Conflict with the federal system is the primary test to determine if a state law is preempted by federal patent law, and the above-cited provisions are among those in the Vermont statute that raise concerns.
The flurry of activity in state legislatures regarding PAE patent infringement enforcement parallels similar efforts in Congress, and it is interesting to consider the impact of these concurrent efforts on issues of jurisdiction and preemption. For example, amendments have been proposed in the Senate that recognize systemic problems caused by bad faith demand letters and propose federal responses. It may be argued that these parallel measures show that federal and state lawmakers share a common goal and reflect complementary and not conflicting approaches. However, there are a number of problems with this line of argument. As the Supreme Court ruled in the 2012 Arizona immigration decision, Arizona v. United States, 567 U.S. ___ , when Congress by statute occupies an entire field of law, even complementary state regulation is precluded. Without regard to content, the very existence of a parallel state system represents conflict with the federal system. Furthermore, actual conflict in parallel systems is all but inevitable. For example, S. 1720, the leading Senate PAE bill, calls for enforcement against bad faith demand letters by the Federal Trade Commission as an unfair or deceptive act or practice under the FTC Act. State action, including private causes of action based on the same bad faith allegation of patent infringement, seems to present an irreconcilable conflict with the federal system. This creates not just a conflict with the federal system, but a systemic conflict. Indeed, with an ever-growing number of states enacting their own statutory schemes, multiple systemic conflicts may be emerging.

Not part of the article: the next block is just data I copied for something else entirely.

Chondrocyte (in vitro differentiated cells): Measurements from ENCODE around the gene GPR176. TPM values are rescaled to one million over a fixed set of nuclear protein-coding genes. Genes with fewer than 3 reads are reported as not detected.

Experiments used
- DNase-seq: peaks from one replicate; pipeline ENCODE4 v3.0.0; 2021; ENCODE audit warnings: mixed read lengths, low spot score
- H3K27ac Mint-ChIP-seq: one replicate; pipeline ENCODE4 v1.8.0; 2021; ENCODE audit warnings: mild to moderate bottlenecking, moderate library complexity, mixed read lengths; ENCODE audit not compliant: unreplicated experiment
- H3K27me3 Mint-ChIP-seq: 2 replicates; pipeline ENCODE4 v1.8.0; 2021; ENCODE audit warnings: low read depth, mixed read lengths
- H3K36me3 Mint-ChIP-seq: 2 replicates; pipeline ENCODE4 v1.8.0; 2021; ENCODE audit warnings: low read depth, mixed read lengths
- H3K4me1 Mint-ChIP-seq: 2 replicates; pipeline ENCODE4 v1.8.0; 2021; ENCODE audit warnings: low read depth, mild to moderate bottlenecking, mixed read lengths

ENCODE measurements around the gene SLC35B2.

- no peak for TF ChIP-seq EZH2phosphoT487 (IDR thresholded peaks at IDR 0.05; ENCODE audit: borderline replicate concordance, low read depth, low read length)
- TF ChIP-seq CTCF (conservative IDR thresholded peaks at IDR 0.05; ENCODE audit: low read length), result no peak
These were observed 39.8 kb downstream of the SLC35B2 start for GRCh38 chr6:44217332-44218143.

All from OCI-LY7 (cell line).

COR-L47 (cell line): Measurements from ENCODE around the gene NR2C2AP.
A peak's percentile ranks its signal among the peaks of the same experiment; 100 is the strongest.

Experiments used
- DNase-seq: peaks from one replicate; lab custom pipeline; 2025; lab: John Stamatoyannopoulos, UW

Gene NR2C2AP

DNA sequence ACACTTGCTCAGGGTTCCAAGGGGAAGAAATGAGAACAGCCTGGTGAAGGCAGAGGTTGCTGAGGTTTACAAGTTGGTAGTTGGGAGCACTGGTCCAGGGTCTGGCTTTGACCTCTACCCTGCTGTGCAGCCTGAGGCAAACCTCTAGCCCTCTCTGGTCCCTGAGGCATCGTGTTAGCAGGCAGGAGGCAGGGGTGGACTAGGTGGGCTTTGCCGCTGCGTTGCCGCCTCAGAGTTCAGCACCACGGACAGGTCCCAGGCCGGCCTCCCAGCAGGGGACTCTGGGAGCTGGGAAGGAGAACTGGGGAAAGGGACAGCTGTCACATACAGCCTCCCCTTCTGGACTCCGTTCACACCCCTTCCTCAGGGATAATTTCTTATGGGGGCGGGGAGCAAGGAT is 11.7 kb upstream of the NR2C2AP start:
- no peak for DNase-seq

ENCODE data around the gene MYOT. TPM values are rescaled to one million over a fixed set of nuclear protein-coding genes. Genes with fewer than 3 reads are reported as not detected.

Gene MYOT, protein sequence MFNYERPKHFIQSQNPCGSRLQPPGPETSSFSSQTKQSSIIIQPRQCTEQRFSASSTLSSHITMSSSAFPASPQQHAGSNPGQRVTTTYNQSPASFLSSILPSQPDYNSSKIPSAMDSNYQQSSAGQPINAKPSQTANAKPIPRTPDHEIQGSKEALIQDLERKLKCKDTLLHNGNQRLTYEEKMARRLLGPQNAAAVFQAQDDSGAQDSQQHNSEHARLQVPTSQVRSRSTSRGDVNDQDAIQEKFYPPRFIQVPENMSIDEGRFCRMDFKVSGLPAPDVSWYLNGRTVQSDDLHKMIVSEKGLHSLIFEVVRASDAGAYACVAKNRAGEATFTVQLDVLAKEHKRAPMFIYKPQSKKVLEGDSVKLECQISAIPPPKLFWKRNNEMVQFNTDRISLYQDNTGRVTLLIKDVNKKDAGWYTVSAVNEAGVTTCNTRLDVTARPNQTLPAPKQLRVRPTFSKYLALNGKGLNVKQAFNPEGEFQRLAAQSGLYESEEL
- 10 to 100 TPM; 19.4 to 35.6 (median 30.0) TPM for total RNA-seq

The Chairman of the Senate Judiciary Committee has recently suspended action on PAE legislation, citing fundamental disagreements among stakeholders and senators on key provisions that to date have been irreconcilable. What are the jurisprudential ramifications should Congress pass no new legislation? It may be tempting for advocates of state action to suggest that congressional inaction represents a decision against federal occupancy of the field, leaving it free for states to move in. However, Supreme Court cases such as Bonito Boats and Sears Roebuck v. Stiffel, 376 U.S. 224, inform us that where federal patent law denies protection, states may not step in and provide patent-like protection under state laws. In fact, the failure of Congress to date to enact PAE legislation is due in large part to its inability to agree on the need to respond to PAE abuses with additional requirements and restrictions for enforcement against patent infringement, such as additional disclosure requirements, mandatory or presumptive payment of the prevailing party’s attorney fees by the losing party, and highly detailed content requirements for demand letters. It is not unreasonable to argue that congressional failure to enact these measures represents a decision that they do not belong in the patent system, either directly in federal law or indirectly through state law.
It may be that these patent-related state laws will suffer a better fate than the above discussion of the precedents suggests. Although these statutes cast a much broader enforcement net than Vermont’s consumer protection action that so far has survived, it could be that in application of the new laws, states’ attempted grasp does not exceed the successful reach of Vermont in MPHJ. It could also be that federal appellate courts will look less critically on state tinkering with patent enforcement mechanisms than on state efforts to extend patent law to subject matter not protectable under federal law.
State attorneys general seem to be producing good results in pursuing PAEs under traditional state consumer protection laws. In addition to Vermont’s experience, both New York and Minnesota have reached favorable settlements in actions against MPHJ in which MPHJ has agreed to severely curtail its shady practices involving demand letters. The Minnesota agreement requires advance submission and consent of the AG before such letters may be sent. These enforcement actions under state “Mini-FTC” Acts are not immune from challenge on jurisdictional grounds, but they are certainly less vulnerable than the patent-specific full service anti-troll state laws that are a hot topic on multi-state and model state law agendas. State attorneys general might be wise to do a costs/risks/benefit analysis in directing their resources and strategies in the commendable effort to protect their citizens from unscrupulous enforcement efforts of patent trolls.
1. New Marshall Engine Co. v. Marshall Engine Co., 223 U.S. 473, 478 (1912).
2. Citing Christianson v. Colt Indus. Operating Corp., 486 U.S. 800, 809 (1988).